Stream Monitoring Data Explained

Explanation of High Gradient Macroinvertebrate Index

The benthic macroinvertebrate samples are scored using the High Gradient Macroinvertebrate Index (HGMI).  This index was developed for northern New Jersey, above the geologic fall-line including the following ecoregions: North Central Appalachians, Central Appalachian Ridges and Valleys, Northeastern Highlands, Northeastern Coastal Zone, and Northern Piedmont. This protocol evaluates a 100 organism subsample identified down to the genus level on seven criteria:

    1. Total number of genera_adj = 26.53 + Metric – [22.776 + 4.173*log10(areasqkm)]
    2. Percent Genera that are not insects
    3. Percent sensitive EPT (excluding Hydropyschidae, including Diplectrona)_adj = 37.49 + Metric – [49.922 – 13.800*log10(areasqkm)]
    4. Number of scraper genera_adj = 5.44 + Metric – [3.889 + 1.724*log10(areasqkm)]
    5. Hilsenhoff Biotic Index_adj = 4.23 + Metric – [3.407 + 0.918*log10(areasqkm)]
    6. Number of New Jersey TALU attribute 2 genera
    7. Number of New Jersey TALU attribute 3 genera
oddslot storage on google cloud platform oddslot bucket on google storage google storage engine

adj (Adjusted metric value) = Mean_reference + Metric_observed – Metric_predicted, where predictions are based on linear regression analysis of reference metric values on catchment size.

Assessment Category          Index Score          Regulatory Threshold

Excellent                                       63 – 100                     Full Attainment

Good                                              <63 – 42                    Full Attainment

Fair                                                <42 – 21                     Non-Attainment

Poor                                               <21                            Non-Attainment

Attributes

  • Excellent:  Minimal changes in structure of biological community and minimal changes in ecosystem function. Virtually all native taxa are maintained with some changes to biomass and/or abundance; ecosystem functions are fully maintained within the range of natural variability.
  • Good: Some evident changes in structure of the biotic community and minimal changes in ecosystem function. Some changes in structure due to loss of some rare native taxa; shifts in relative abundance of taxa but sensitive-ubiquitous taxa are common and abundant; ecosystem functions are fully maintained.
  • Fair: Moderate to major changes in structure of biological community and moderate changes in ecosystem function. Sensitive taxa are markedly diminished; conspicuously unbalanced distribution of major groups from that expected; organism condition shows signs of physiological stress; system function shows reduced complexity.
  • Poor: Extreme changes in structure of biological community and major loss of ecosystem function. Extreme changes in structure; wholesale changes in taxonomic composition; extreme alterations from normal densities and distributions; organism condition is often poor; ecosystem functions are severely altered.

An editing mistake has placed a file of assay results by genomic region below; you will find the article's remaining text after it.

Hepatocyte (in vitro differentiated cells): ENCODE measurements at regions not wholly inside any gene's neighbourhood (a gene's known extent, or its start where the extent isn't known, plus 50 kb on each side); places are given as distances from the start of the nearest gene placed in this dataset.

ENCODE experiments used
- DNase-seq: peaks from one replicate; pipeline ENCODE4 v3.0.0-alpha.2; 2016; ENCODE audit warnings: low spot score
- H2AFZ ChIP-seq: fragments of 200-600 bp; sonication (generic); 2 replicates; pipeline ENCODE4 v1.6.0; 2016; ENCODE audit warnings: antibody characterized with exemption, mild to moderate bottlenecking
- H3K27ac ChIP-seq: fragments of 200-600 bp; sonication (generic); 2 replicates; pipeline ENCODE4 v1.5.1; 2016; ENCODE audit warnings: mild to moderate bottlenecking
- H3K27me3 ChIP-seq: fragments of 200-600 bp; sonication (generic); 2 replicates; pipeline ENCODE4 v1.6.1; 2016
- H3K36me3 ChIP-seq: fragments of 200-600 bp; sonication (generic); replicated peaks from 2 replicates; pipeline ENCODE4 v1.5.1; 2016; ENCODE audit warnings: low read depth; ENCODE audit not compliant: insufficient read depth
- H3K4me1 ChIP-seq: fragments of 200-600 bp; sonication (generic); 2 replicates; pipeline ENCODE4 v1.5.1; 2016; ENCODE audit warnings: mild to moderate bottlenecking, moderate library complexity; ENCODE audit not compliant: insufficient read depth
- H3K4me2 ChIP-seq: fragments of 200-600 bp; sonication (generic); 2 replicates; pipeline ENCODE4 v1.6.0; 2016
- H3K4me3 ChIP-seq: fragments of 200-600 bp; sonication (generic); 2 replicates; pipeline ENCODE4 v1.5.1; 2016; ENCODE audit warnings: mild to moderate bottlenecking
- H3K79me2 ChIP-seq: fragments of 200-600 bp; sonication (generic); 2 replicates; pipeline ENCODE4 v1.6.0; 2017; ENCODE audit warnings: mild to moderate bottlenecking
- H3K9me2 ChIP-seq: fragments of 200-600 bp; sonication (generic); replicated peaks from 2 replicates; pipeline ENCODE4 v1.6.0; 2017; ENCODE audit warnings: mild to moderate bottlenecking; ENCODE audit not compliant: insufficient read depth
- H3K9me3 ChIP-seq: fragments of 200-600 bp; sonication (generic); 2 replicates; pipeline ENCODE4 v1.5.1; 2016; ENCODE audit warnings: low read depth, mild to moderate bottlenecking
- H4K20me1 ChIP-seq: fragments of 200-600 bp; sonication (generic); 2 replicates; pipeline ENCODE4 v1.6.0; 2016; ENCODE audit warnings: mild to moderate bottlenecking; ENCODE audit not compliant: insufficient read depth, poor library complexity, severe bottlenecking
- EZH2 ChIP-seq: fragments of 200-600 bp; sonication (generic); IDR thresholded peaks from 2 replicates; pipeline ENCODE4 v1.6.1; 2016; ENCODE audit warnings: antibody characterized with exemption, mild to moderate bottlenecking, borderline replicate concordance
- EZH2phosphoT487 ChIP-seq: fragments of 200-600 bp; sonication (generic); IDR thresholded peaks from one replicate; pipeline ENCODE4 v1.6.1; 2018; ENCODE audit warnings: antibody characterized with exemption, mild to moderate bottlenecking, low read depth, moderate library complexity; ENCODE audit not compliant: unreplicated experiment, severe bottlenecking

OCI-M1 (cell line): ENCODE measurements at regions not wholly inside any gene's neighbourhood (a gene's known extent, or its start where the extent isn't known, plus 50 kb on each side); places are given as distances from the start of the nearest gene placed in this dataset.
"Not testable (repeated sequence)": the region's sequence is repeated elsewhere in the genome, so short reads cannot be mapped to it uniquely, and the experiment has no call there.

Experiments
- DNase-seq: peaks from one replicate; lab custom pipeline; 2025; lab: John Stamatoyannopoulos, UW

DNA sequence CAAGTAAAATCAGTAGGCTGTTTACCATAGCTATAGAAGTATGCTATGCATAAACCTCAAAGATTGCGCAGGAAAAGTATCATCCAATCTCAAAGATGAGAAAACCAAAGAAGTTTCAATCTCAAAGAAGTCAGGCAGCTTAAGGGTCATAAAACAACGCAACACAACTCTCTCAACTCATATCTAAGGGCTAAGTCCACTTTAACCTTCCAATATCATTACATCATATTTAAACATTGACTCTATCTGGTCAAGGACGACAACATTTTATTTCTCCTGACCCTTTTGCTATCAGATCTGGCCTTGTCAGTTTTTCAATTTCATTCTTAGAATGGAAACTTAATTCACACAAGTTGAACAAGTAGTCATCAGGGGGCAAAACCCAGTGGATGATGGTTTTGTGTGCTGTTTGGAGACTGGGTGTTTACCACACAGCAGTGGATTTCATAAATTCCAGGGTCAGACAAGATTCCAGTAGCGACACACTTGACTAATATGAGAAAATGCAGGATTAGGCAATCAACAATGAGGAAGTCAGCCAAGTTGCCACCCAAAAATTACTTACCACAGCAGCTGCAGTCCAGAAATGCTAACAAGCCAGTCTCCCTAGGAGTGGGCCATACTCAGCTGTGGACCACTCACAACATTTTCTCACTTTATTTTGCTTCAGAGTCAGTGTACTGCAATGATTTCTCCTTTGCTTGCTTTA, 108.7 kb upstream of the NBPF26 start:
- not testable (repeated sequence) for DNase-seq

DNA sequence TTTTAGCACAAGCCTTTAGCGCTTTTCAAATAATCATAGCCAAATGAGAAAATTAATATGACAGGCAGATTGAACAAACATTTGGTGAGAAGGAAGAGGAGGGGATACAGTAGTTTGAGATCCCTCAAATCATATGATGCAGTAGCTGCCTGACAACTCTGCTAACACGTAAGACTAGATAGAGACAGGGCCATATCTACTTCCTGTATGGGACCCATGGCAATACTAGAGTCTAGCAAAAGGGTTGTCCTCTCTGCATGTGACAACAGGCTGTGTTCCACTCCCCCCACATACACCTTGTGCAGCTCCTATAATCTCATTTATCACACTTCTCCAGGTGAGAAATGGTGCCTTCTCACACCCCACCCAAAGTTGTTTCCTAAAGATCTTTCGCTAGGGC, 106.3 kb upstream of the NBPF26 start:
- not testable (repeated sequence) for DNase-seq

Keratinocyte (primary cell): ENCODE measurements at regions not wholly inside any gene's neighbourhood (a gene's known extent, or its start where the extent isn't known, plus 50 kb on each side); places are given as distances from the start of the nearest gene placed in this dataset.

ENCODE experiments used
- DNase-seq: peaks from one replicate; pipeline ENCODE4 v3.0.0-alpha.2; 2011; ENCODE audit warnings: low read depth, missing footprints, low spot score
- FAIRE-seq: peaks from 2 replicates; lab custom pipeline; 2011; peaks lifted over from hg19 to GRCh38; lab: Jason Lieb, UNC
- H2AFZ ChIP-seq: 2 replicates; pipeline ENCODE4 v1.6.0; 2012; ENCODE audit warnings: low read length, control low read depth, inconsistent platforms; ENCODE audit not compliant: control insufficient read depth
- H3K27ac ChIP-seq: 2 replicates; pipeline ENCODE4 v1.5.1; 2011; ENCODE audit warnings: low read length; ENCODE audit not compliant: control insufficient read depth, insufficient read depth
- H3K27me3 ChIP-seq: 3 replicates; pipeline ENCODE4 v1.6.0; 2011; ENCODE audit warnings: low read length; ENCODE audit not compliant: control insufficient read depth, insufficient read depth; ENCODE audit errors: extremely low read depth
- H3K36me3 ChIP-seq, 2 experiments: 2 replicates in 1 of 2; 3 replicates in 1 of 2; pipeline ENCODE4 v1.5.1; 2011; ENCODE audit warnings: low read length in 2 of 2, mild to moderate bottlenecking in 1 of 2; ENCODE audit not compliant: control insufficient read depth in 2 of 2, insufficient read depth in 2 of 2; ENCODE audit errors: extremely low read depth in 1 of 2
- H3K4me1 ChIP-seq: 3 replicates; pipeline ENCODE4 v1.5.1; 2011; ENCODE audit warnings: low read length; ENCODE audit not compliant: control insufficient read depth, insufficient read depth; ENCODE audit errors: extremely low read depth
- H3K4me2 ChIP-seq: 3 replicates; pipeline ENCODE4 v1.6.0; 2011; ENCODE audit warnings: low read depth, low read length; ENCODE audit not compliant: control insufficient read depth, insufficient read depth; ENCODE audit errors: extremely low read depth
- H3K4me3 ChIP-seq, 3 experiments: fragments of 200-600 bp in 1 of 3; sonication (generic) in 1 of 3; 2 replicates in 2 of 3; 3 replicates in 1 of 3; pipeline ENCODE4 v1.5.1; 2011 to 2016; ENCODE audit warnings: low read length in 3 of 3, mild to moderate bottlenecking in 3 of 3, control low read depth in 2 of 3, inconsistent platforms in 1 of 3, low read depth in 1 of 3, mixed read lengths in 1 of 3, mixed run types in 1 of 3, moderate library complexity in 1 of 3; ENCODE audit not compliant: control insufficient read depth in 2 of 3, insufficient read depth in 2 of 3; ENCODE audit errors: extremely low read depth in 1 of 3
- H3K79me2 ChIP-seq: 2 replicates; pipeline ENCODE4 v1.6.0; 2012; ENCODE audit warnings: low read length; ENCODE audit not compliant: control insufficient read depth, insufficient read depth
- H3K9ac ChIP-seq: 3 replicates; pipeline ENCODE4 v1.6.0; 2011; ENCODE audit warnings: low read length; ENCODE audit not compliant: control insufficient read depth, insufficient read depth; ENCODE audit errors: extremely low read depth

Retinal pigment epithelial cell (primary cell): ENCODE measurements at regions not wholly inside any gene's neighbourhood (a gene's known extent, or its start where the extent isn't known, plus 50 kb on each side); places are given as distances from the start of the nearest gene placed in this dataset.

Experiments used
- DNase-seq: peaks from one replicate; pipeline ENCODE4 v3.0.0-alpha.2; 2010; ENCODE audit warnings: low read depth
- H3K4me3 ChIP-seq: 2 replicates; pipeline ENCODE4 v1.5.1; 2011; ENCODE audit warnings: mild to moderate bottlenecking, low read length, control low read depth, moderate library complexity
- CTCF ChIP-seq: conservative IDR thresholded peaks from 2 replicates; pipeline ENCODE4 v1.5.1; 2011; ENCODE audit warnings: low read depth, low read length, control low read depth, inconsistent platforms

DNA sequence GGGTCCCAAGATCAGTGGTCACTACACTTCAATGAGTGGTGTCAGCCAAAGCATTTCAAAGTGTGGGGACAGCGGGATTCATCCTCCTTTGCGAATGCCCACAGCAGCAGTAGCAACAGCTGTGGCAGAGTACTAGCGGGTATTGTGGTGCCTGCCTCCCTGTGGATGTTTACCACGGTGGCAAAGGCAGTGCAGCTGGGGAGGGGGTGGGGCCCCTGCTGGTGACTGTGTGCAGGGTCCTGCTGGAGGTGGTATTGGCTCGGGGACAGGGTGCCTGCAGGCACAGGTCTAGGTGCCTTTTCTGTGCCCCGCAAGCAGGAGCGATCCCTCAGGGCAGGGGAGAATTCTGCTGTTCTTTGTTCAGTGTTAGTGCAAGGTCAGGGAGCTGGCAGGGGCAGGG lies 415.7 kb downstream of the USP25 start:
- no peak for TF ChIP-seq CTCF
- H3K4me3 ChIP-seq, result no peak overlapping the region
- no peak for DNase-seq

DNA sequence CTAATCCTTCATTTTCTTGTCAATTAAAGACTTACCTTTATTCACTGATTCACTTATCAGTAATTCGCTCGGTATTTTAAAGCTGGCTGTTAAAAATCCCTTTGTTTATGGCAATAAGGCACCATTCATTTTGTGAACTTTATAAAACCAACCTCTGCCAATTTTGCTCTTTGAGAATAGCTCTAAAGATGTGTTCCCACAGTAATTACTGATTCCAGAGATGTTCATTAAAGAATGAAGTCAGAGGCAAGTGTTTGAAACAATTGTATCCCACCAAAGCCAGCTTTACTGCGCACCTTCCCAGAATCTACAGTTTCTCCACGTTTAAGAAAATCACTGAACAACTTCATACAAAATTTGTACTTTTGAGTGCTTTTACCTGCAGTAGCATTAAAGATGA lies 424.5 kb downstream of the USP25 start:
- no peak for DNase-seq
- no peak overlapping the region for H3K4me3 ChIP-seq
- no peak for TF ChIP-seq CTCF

For more information on how this index was developed, please read this REPORT.

Explanation of Line Graphs

The blue, green, orange, and red lines on the line graphs serve as reference for you to determine if a stream site was impaired during a specific year.

The blue solid line indicates the maximum score for an excellent rating. The blue line and the green line illustrate the boundaries for an excellent rating. If a data point falls above the green line, the stream site for that specific year was excellent.

The green line and the orange dashed line illustrate the boundaries for a good rating. If a data point is on the green line or  falls between the green line and the orange dashed line, the stream site for that specific year was good.

The the orange dashed line and the red dashed line illustrate the boundaries for a fair rating. If a data point is on the orange dashed line or falls between the orange dashed line and the red dashed line, the stream site for that specific year was fair.

The red dashed line indicates the upper boundary for a poor rating. If a data point is on the line or falls below the red dashed line, the stream site for that specific year was poor.

High Gradient Macroinvertebrate Index Score Key

For example, in the South Branch Raritan River Site 24 Line Graph, water quality was rated as “Good” with a score of 58.67.

South Branch Raritan River Site 24 Line Graph

Explanation of Habitat Score

Habitat Score Stream habitat is evaluated according to a US EPA Rapid Bio-assessment Protocol. Using narrative in the protocol as guidance, ten parameters that pertain to different habitat attributes are visually assessed. Epifaunal Substrate Cover/Available Cover, Embeddedness, Velocity/Depth Regimes, Sediment Deposition, Channel Flow Status, Channel Alteration, Frequency of Riffle are assigned a score between 0 and 20. The left and right banks of the stream are assessed separately and are assigned scores between 0 and 10 for Bank Stability, Bank Vegetative Protection, and the Riparian Vegetative Zone Width. The final habitat score is the sum of the ten parameters (maximum = 200).

Explanation of Habitat Rating

Habitat Rating depends on the total Habitat Score.

Habitat Rating

Values

Optimal

160 – 200

Sub-optimal

110 – 159

Marginal

60 – 109

Poor

<60

Strategic Plan

In 2012, RHA developed a five-year strategic plan to improve and make our stream monitoring program more comprehensive. Our goal is to have a minimum of one stream monitoring site in each of our 52 subwatersheds. Part of the plan involves retiring redundant monitoring sites in subwatersheds with a high a concentration of sites. The criteria for retirement:

  • The site was non-impaired
  • The site was not located near the mouth of the subwatershed
  • The site was not monitoring a specific source of pollution
  • Volunteers were not committed to monitoring the site